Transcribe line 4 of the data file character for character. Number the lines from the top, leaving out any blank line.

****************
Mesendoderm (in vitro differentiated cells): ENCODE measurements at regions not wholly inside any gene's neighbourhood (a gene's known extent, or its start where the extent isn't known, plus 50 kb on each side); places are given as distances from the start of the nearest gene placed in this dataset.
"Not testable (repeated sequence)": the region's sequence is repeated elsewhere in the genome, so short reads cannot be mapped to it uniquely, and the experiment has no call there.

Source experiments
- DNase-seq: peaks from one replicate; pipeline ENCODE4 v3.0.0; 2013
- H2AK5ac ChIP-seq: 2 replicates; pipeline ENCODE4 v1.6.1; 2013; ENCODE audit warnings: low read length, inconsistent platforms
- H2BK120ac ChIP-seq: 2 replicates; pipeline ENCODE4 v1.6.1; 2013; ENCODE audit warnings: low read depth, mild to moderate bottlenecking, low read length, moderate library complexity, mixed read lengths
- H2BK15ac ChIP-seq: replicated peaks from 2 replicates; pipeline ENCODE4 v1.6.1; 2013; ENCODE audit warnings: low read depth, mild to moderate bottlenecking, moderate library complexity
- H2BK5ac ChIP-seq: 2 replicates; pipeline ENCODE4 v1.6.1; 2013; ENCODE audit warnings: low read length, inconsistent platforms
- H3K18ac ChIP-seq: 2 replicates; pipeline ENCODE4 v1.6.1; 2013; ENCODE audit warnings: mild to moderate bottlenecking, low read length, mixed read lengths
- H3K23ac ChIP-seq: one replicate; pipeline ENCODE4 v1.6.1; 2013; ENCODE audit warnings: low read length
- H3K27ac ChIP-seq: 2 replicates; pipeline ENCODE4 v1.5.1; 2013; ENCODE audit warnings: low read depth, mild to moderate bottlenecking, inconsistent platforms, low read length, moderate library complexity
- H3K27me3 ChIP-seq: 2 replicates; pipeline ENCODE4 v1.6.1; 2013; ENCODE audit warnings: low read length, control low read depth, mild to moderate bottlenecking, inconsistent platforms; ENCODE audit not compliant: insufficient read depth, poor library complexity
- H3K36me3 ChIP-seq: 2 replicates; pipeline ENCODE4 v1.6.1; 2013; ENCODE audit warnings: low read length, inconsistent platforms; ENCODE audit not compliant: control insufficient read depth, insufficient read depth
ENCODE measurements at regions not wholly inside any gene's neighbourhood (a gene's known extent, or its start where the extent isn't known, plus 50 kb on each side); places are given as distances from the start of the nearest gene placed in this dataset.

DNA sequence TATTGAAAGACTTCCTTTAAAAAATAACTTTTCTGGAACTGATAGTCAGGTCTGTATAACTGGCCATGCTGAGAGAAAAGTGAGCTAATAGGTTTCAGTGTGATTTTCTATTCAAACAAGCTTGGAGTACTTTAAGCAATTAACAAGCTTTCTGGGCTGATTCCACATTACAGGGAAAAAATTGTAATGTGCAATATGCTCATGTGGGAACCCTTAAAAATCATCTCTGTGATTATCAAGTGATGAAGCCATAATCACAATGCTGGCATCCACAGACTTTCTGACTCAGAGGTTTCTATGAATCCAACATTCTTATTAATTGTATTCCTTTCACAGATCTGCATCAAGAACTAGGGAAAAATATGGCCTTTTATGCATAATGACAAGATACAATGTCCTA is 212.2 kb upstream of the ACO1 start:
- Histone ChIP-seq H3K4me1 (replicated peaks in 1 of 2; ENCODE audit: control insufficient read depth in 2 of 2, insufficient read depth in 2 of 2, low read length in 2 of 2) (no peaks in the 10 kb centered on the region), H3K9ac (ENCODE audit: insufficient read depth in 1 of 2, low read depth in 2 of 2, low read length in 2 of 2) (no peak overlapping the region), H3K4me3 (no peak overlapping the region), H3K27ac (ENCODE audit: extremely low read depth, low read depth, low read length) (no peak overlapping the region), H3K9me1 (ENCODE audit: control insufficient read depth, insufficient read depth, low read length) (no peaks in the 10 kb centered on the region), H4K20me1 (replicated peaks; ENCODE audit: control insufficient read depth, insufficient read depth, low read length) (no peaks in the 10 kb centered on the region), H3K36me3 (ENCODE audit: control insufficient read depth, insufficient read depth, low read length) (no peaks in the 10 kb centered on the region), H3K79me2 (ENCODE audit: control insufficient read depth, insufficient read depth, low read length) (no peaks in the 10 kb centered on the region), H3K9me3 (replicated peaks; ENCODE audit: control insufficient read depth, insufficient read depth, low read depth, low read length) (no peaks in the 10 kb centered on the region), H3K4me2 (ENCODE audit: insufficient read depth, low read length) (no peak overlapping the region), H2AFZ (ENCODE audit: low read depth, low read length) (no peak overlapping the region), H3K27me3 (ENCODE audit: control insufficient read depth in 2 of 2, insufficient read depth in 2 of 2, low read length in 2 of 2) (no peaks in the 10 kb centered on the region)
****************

- DNase-seq: peaks from one replicate; pipeline ENCODE4 v3.0.0; 2013